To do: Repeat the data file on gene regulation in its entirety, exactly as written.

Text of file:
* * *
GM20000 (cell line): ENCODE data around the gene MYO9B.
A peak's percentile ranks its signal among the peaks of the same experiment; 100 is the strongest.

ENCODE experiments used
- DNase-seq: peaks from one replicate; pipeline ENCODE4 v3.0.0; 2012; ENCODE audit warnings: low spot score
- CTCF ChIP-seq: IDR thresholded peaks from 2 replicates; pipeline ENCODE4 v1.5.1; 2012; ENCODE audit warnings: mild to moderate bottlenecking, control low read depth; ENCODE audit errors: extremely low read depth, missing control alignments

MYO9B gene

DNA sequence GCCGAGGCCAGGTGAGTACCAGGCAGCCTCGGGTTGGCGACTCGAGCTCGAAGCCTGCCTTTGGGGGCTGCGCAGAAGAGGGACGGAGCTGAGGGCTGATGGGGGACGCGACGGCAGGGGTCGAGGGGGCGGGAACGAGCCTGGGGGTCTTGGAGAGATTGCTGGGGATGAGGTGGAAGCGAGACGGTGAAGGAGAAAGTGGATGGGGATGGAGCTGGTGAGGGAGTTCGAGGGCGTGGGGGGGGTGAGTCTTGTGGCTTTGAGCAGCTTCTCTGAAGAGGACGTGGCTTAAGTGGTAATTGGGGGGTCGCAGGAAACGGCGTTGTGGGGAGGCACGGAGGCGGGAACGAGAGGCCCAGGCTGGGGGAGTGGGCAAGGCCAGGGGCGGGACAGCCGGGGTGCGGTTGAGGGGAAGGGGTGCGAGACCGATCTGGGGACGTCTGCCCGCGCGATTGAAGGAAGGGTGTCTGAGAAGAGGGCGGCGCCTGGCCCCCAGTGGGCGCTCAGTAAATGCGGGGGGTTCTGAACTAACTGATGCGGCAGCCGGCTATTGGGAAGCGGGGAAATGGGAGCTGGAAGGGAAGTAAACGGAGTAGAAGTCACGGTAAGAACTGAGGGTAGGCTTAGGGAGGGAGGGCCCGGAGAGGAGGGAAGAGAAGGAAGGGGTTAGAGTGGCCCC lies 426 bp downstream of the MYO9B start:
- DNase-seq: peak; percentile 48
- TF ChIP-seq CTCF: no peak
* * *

GM20000 (cell line): ENCODE data around the gene MYO9B.
A peak's percentile ranks its signal among the peaks of the same experiment; 100 is the strongest.

ENCODE experiments used
- DNase-seq: peaks from one replicate; pipeline ENCODE4 v3.0.0; 2012; ENCODE audit warnings: low spot score
- CTCF ChIP-seq: IDR thresholded peaks from 2 replicates; pipeline ENCODE4 v1.5.1; 2012; ENCODE audit warnings: mild to moderate bottlenecking, control low read depth; ENCODE audit errors: extremely low read depth, missing control alignments

MYO9B gene

DNA sequence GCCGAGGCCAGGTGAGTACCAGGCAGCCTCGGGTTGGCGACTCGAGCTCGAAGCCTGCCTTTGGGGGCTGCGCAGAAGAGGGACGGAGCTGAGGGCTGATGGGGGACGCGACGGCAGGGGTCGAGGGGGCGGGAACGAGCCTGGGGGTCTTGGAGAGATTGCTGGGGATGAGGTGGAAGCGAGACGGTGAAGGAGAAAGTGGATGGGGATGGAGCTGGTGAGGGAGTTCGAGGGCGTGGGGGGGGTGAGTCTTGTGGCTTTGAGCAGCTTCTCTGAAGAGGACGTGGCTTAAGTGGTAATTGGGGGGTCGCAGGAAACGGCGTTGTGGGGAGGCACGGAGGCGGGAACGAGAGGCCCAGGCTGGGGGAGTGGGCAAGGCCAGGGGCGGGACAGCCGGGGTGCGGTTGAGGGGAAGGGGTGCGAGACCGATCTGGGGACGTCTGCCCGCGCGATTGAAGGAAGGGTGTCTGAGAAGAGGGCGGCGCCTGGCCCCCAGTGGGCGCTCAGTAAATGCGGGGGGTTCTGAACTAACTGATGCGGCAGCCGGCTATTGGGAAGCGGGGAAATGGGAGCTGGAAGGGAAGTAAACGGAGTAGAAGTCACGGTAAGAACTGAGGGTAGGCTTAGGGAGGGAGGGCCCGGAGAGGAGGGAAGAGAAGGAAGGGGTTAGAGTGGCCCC lies 426 bp downstream of the MYO9B start:
- DNase-seq: peak; percentile 48
- TF ChIP-seq CTCF: no peak